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Red gram (Tur)

07 October 2015 07:29 PM

Red gram is commonly known as Tur or Arhar (Pigeon pea) in India and is the second important pulse in the country after gram (chana). The ability of red gram to produce high economic yields under soil moisture deficit makes it an important crop in rainfed and dryland agriculture.

Red gram is a native of India as evident from the presence of several wild relatives and diverse gene pool along with ample evidence in historic literature. India contributes for nearly 90% of world’s total red gram production. However, it is gaining importance in African countries due to its adaptability to limited moisture conditions.

All the cultivated types belong to two categories:
i) Cajanus cajan var. bicolor: This group includes late maturing varieties, having tall bushy plants and bear flowers at the end of the branches. The pods are relatively longer and contain 4-5 seeds.

ii) Cajanus cajan var. flavus: This group includes early maturing varieties, having smaller plants and flowers at several points along the branches. The pods are also shorter which bear 2-3 seeds.

Economic Importance:
Seeds are rich source of protein and hence become an indispensable part of Indian vegetarian meal.
Contains  protein -  22.3%
Fat       -  1.7%  and
Considerable amount of vitamins and minerals

Climate and cultivation
Red gram is mostly cultivated as a kharif crop in India while rabi season cultivation is in practice in the eastern parts. Red gram can withstand high temperatures but the threshold temperature for germination is 13o C. It can withstand up to 35o to 40o C provided soil moisture is adequate. It can be grown under variable soil moisture conditions, with rainfall ranging from 60cm to 140cm.However, higher yields can be realized with irrigation particularly during critical stages including flowering and pod filling. Crop duration varies from 120-150 days depending on the varieties and area of cultivation.
 Global Scenario
Tur production, as mentioned earlier, largely concentrated in Asia, particularly in India. Nevertheless, Tur production is picking up in some of the African countries owing to their suitable climatic conditions and global demand. Global production pattern of Tur has remained largely the same over a period. Production in India accounts for about 65% of the total global output as per the latest FAO statistics. Myanmar contributes about 17%, followed by Malawi at 6% and Tanzania at 6% and to the total global output.  India is the largest producer as well as the consumer. India’s requirements have steadily been rising with growing population and income levels. 
Source: FAO, 2013

Domestic Scenario
Area and production of tur in India has been more or less stable at 3.5-4 million hectares and 2.5–3 million metric tons respectively during the past two decades. The wide fluctuations in yields could be attributed to the dependence on rainfall as majority of the crop is grown under rainfed conditions.

                                                                                     Source: FAO & GoI

Table 1: Balance sheet of Tur (lakh tons)

Source: Ministry of Agriculture, GoI, Export Import Data Bank, Ministry of Commerce & Industry 

Unlike the case of other crops, the steep rise in the minimum support price (MSP) could not push the production levels in case of tur. The MSP for tur was more than doubled from Rs1,410 in 2006-07 to Rs 3,850/100kg in 2012-13. But there was no corresponding increase in output of tur in the same period due to limited scope for expansion in area and yields.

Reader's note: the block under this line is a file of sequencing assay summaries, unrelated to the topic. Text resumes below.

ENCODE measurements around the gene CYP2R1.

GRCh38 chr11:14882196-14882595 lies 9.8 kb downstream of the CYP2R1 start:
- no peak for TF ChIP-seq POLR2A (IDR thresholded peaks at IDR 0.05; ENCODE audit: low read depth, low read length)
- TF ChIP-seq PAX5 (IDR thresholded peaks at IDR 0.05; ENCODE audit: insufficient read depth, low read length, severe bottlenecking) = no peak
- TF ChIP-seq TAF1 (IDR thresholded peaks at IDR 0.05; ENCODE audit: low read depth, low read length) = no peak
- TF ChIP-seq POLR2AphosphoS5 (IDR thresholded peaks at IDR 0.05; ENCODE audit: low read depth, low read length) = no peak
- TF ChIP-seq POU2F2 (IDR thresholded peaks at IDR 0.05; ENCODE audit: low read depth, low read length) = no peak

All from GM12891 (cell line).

State-wise Production 
Maharashtra is the largest producer of Tur, accounting for over 30% of total production in the country, followed by Karnataka, Madhya Pradesh and Andhra Pradesh with 17%, 13% and 8% respectively. These four major states along with Gujarat and Jharkhand accounted for over 80% of total production in the country as per the latest estimates for 2014-15. The production distribution across the major states remained stable but two important changes occurred over a period. The production in Uttar Pradesh declined steadily while that of Karnataka increased in absolute as well as relative numbers. Although production levels are high, the yields of all major producing states particularly, Madhya Pradesh, Karnataka and Andhra Pradesh are much lower than all India level. 
 Source: GoI, Department of Agriculture & Cooperation (2014-15)

Major Markets
Spot markets
Madhya Pradesh: Indore, Bhopal, Vidisha
Maharashtra: Jalgaon, Latur, Mumbai, Akola
Karnataka: Gulbarga

Other major centers: Delhi, Chennai, Kanpur, Hapur, Hyderabad, Vijayawada, Sirsa, Jalandhar
Futures markets
Futures’ trading in tur was suspended in 2007. 

External Trade
Despite being the largest producer, India is the largest net importer of tur in the world. Tur imports into India have been rising although they continued to be erratic, depending on their production pattern in the source countries.
Tur imports have been fluctuating in the range of 0.3 million tons to 0.5 million tons. Myanmar has been the single largest source for red gram imports to India, accounting for about 90% supplemented by Tanzania and Kenya.
Major export destination: NA  
Major import sources: Myanmar, African countries.

Factors to be considered while trading:
Carryover stocks and the stocks-to-consumption ratio.
Imports and the crop situation in the countries from where imports originate, viz., Myanmar.
As the pulses can be substituted for one other, the price of other major pulses like chana, moong and masoor also have a significant bearing on the prices of tur.
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